Thank you Magic Valley. We had a great time at the Book and Arts Fair this weekend!
Tag Archives: Bonnie Dodge
Tomorrow marks the beginning of NaNoWriMo. If you’ve been thinking about participating but you’re procrastinating, let me offer some advice based on my own experience.
First, if you’re unfamiliar with “Nano,” National Novel Writing Month is a fun, fast approach to novel writing. The goal is to finish 50,000 words in one month. That means beginning November 1 and ending midnight, November 30, you have 30 days to write 50,000 words. Whoa, that’s ambitious, and yes, it is doable. You can learn all about Nano here.
November is typically a busy month for me, but then, what month isn’t busy? With holidays and preparing for Christmas, who wants to add one more thing to the calendar? It’s daunting to commitment to writing 1666 words a day. But that’s how books get written, one word at a time.
I’ve participated in Nano several times, and here’s what I’ve learned. Nano taught me how to increase my word count on a consistent basis. Compare it to exercise. You have an hour to walk four miles. You have an hour to write one thousand words. Get ready, get set. Go. There is no time to stop and research. There is no time to look up misspelled words. There is no time to stare into the refrigerator or talk on the phone. There is only time to write.
I’m a little bit OCD and the perfectionist in me wants everything perfect before I write the next page of my story. Nano taught me to keep going, to type XXXX if I am stumped or lost. Nano taught me to ignore the misspelled words or the out of sequence scenes and to just keep writing. It becomes a form of free-writing that results in words to edit instead of a blank piece of paper staring back at me at the end of the day.
Nano taught me to kill Ms. Snarky Editor and banish Ms. Holy Perfectionist. They aren’t allowed into the room until December. By silencing them, I was able to complete my novel in thirty days. Yes, the manuscript was rough. Yes, there were plenty of misspelled words and lots of XXXs that needed to be addressed. But instead of having one chapter or half of a manuscript, I had a complete book ready for revision and edits. That book became Waiting, published by Booktrope this fall.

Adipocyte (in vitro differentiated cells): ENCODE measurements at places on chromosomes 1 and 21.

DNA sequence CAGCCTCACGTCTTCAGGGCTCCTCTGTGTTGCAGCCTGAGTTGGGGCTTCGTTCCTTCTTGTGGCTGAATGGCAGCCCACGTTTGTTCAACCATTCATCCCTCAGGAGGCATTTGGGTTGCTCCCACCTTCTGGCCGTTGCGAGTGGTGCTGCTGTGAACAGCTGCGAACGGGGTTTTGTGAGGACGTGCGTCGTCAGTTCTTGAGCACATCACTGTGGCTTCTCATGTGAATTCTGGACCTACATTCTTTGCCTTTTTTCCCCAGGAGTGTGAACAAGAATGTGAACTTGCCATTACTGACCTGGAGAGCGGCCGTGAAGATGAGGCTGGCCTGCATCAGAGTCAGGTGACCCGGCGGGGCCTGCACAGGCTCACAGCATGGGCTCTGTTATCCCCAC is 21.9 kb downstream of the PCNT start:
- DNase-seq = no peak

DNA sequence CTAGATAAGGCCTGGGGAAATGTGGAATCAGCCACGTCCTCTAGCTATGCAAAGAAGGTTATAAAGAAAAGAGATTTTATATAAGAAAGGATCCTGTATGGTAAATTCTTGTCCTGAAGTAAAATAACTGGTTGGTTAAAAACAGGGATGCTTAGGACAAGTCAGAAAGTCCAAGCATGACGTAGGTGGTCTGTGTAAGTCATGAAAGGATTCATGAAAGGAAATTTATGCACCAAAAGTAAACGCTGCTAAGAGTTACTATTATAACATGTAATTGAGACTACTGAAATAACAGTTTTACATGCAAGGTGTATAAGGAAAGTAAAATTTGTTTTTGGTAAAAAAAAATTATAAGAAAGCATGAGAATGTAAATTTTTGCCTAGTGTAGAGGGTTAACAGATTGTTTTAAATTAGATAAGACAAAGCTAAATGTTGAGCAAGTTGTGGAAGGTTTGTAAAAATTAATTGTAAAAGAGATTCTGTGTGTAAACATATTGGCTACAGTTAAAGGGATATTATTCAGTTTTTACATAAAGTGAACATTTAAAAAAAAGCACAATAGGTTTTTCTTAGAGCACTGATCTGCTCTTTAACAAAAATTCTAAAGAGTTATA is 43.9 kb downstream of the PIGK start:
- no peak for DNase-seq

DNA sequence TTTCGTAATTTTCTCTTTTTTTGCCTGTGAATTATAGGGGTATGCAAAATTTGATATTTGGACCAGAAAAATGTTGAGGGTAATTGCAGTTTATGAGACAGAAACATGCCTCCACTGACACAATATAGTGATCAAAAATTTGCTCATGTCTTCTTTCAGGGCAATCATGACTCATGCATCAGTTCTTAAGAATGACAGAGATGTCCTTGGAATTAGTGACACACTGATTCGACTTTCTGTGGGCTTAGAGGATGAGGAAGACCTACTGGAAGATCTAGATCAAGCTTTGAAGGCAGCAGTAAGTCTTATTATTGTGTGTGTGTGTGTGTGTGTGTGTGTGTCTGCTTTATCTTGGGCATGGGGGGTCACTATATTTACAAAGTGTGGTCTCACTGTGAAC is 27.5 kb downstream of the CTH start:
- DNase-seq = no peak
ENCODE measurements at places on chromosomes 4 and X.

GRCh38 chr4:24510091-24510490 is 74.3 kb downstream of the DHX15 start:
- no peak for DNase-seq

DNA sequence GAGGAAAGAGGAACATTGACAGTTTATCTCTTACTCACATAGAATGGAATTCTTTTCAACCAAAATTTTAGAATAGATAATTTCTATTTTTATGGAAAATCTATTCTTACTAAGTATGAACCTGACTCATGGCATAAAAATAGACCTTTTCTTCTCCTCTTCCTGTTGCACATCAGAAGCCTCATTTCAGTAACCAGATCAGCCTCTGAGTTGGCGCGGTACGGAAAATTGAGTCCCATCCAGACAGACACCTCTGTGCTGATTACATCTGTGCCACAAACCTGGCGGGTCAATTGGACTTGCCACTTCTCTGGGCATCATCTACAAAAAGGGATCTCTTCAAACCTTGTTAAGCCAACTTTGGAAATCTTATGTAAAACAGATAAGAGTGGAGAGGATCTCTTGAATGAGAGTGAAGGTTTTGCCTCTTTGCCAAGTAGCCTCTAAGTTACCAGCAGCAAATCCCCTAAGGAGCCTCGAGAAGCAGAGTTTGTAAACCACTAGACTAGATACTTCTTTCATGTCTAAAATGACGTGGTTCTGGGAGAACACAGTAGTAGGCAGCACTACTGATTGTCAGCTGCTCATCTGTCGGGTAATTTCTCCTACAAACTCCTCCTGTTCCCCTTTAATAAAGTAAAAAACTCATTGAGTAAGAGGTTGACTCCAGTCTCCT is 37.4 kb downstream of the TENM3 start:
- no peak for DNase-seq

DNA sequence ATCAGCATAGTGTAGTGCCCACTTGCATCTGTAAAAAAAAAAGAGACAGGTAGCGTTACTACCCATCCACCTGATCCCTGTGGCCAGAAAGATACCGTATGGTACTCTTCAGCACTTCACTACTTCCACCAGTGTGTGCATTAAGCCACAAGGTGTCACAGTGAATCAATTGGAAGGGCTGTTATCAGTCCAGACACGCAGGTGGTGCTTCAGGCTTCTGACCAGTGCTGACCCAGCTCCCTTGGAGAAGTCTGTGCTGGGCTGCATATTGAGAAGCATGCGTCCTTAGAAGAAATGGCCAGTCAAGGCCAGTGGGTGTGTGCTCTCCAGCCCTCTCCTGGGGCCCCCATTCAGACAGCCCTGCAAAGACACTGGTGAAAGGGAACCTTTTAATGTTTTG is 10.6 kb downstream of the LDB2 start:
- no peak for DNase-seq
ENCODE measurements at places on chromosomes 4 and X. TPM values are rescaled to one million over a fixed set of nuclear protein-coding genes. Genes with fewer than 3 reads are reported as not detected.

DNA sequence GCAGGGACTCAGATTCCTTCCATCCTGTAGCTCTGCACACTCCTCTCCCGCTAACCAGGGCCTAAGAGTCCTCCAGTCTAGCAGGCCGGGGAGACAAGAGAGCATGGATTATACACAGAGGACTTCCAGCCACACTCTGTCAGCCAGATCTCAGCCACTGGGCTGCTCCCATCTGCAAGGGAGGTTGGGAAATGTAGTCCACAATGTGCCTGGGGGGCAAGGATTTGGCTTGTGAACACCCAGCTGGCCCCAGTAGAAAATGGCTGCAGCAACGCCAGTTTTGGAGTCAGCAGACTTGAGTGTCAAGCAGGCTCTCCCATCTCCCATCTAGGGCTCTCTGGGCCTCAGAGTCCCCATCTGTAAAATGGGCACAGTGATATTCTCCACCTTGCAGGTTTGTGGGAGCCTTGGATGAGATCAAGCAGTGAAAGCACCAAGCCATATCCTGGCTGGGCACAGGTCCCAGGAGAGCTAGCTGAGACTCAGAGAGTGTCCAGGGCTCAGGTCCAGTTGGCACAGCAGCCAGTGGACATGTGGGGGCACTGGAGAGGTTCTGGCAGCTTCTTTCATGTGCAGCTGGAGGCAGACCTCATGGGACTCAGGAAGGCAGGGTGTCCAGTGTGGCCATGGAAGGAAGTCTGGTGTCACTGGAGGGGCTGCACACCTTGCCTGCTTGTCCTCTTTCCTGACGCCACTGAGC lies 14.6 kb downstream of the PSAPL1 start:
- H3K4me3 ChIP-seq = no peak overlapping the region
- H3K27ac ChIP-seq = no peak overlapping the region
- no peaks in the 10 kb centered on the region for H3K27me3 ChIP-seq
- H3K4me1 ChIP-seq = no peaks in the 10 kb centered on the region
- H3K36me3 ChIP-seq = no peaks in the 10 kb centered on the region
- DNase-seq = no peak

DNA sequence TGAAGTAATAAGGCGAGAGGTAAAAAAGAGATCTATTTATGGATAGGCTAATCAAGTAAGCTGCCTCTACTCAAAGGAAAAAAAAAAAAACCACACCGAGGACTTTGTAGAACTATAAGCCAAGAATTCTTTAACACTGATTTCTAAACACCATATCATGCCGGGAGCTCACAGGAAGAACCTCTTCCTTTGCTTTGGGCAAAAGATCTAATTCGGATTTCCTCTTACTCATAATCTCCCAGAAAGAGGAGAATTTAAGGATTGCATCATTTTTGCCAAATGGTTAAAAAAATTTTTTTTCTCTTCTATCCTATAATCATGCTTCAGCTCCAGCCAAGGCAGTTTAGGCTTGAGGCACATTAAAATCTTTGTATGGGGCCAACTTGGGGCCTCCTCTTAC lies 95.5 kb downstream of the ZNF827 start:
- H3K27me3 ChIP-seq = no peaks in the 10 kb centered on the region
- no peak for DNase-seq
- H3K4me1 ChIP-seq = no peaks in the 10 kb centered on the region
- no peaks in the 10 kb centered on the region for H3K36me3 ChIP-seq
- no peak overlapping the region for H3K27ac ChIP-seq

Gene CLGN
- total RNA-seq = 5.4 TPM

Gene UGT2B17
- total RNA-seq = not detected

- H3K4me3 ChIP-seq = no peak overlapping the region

If you’re still procrastinating, or on the fence, why not give Nano a try? You might surprise yourself. You might actually write a book.
Today we stopped by Morningside Elementary in Twin Falls and presented the Principal, Steven Hoy, a copy of our book, Billie Neville Takes a Leap. Billie attended Morningside in 1974, the year Evel Knievel attempted to jump the Snake River Canyon. Thank you, Morningside Elementary for letting us wander your halls. You have a great school.
We had so much fun today at the Perrine Bridge Festival. It was a little windy, but, then, this is Idaho. Thanks, everyone, for stopping by and saying hello!
You’ve written a great book and someone wants to publish it. You take a deep breath and sigh. You can relax now. The hard work is done.
Wrong. The hard work is just beginning.
Both Patricia Santos Marcantonio and I have books releasing this fall. My book Waiting is scheduled for release by Booktrope in September. Pat’s book, The Ghost Sisters and the Girl in Hallway B, is also scheduled for release by Sunbury Press. Any given day you can watch us scurry, like the busy squirrels outside, as we get ready to launch our books.
Countless times we’ve been asked which is better, to self-publish or to go with traditional publishers? Over the years we’ve learned it doesn’t matter. Regardless of how our books are published, the work we, the authors, have to do to launch a book is the same. We’ve also learned it’s good to start early, before the book is released. Once the book is released is often too late.
Here are only some of the things we have to do to launch our books.
1) Build an online presence. In addition to social media pages (Facebook, Twitter, etc.) create author pages at Amazon and Goodreads. There are also other sites like Shelfari and Smashwords. Every day more opportunities arise for social promotion and it’s up to the author to make sure this happens (unless you’re lucky enough to have a publicist willing to do this for you).
2) Have a website, a blog, and update it regularly.
3) Have a public email address where your fans can reach you.
4) Your publisher may ask for back cover blurbs. Have some ready. Ask readers/fans you respect and admire, preferably someone who writes in the same genre, and be willing to reciprocate.